You know, I could have had the whole run of Jim Steranko’s Nick Fury, Agent of S.H.I.E.L.D. — all four issues of it! (seven if you include the three he only did covers for) — bought new off the stands, back in 1968. If only I’d had the smarts, or the good taste, or the foresight to buy ’em at the time. Alas, for the road not taken…
Just to clarify — I’m referring here to the titular Nick Fury comic book series that premiered in February, 1968, and not to the whole run of the legendary artist’s work on the “Nick Fury” feature, which began with his providing finished art over Jack Kirby’s pencil layouts in Strange Tales #151. Although, come to think about it, I could have started buying Steranko’s work even as far back as then, if I’d wanted; that issue came out in September, 1966, after all, and by that date I’d already been buying comic books for a little over a year. But Strange Tales was a Marvel comic, and in 1966 I was only buying DC’s books (with the odd Gold Key thrown in here and there). By early 1968, however, things had changed. I had started buying a couple of Marvel comics (Amazing Spider-Man and Daredevil) regularly, and was considering sampling some others. And, as veteran Marvel readers and comics historians well know, 1968 was the year that Marvel Comics finally got out from under the thumb of their distributor (who also happened to be their primary competitor, DC Comics) and significantly expanded their line. Over the first three months of that year, Marvel took their three “double feature” titles — Tales of Suspense, Tales to Astonish, and the aforementioned Strange Tales — and split them up, resulting in six “new” titles — Captain America, Incredible Hulk, Iron Man, Sub-Mariner, Doctor Strange, and Nick Fury, Agent of S.H.I.E.L.D. Three of the books continued the numbering of the titles they’d been spun off from, while the other three (including Nick Fury) started with brand new issue #1’s. What a great opportunity for a young comics fan to get in on the ground floor of some exciting new series, right? Read More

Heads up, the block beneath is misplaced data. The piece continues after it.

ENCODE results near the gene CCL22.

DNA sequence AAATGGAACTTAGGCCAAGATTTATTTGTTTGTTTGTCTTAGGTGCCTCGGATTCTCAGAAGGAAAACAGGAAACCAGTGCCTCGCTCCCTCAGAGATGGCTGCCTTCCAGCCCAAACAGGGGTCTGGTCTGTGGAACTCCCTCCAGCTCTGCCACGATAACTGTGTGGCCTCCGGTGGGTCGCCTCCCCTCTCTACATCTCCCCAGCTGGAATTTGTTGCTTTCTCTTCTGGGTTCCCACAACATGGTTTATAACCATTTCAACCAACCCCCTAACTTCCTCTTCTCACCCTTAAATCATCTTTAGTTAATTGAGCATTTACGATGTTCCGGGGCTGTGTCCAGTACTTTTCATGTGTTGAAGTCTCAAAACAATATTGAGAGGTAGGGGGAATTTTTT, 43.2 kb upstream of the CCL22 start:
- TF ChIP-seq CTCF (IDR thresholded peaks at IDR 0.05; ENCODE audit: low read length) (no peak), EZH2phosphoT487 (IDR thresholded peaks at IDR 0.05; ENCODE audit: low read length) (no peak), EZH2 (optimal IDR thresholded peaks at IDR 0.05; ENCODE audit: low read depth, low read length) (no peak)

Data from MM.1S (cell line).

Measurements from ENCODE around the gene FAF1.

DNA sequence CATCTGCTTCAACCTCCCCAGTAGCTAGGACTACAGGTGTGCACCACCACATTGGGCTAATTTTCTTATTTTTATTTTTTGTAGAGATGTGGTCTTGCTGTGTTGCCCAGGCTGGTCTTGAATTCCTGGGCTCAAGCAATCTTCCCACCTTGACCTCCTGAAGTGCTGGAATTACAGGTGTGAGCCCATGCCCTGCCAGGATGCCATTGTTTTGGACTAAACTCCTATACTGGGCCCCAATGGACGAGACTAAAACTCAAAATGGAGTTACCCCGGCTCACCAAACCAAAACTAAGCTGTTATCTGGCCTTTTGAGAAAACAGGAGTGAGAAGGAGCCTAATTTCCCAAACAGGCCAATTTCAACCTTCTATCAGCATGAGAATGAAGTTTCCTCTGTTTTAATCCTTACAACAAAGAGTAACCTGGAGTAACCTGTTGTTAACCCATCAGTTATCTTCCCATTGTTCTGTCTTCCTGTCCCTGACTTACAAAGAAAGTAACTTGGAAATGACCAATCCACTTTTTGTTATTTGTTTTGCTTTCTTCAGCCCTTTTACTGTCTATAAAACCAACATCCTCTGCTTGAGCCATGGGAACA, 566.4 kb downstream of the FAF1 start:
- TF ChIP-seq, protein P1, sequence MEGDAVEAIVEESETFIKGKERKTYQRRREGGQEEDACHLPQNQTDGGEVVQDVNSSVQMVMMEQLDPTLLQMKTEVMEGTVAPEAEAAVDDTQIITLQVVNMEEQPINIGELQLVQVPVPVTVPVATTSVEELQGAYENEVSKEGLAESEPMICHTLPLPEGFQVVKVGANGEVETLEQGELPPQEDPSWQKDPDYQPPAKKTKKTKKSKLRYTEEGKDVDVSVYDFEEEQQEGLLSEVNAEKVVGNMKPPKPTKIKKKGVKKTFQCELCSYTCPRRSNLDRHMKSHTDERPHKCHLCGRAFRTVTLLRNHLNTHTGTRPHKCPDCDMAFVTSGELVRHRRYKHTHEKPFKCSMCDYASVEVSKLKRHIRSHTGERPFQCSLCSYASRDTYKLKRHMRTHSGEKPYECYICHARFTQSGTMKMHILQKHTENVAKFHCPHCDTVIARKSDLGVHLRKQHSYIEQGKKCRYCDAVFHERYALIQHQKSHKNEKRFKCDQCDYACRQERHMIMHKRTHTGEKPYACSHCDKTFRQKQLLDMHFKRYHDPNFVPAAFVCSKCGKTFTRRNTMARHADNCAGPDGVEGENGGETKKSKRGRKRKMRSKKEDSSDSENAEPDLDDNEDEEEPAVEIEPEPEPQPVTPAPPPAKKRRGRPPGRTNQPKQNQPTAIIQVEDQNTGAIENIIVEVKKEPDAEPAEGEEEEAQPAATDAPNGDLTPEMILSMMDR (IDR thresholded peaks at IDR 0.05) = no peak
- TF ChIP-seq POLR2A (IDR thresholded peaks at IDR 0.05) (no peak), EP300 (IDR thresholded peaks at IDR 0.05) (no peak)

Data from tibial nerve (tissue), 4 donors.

As I’ve related in previous posts on this blog, my introduction to Marvel Comics’ Inhumans came not by way of their usual stomping grounds in Fantastic Four, but rather via an issue of Amazing Spider-Man that featured Medusa. Soon afterwards, I encountered Medusa’s little sister Crystal as a supporting character in FF — but all I knew about her at first was that she was the Human Torch’s girlfriend, and that she had a weird pattern in her hair. It wasn’t until issue #81, in which Crys suited up in blue to become the Invisible Girl’s temporary replacement on the team, that I even learned that she had superpowers, let alone that she was a member of the mysterious Inhumans’ royal house.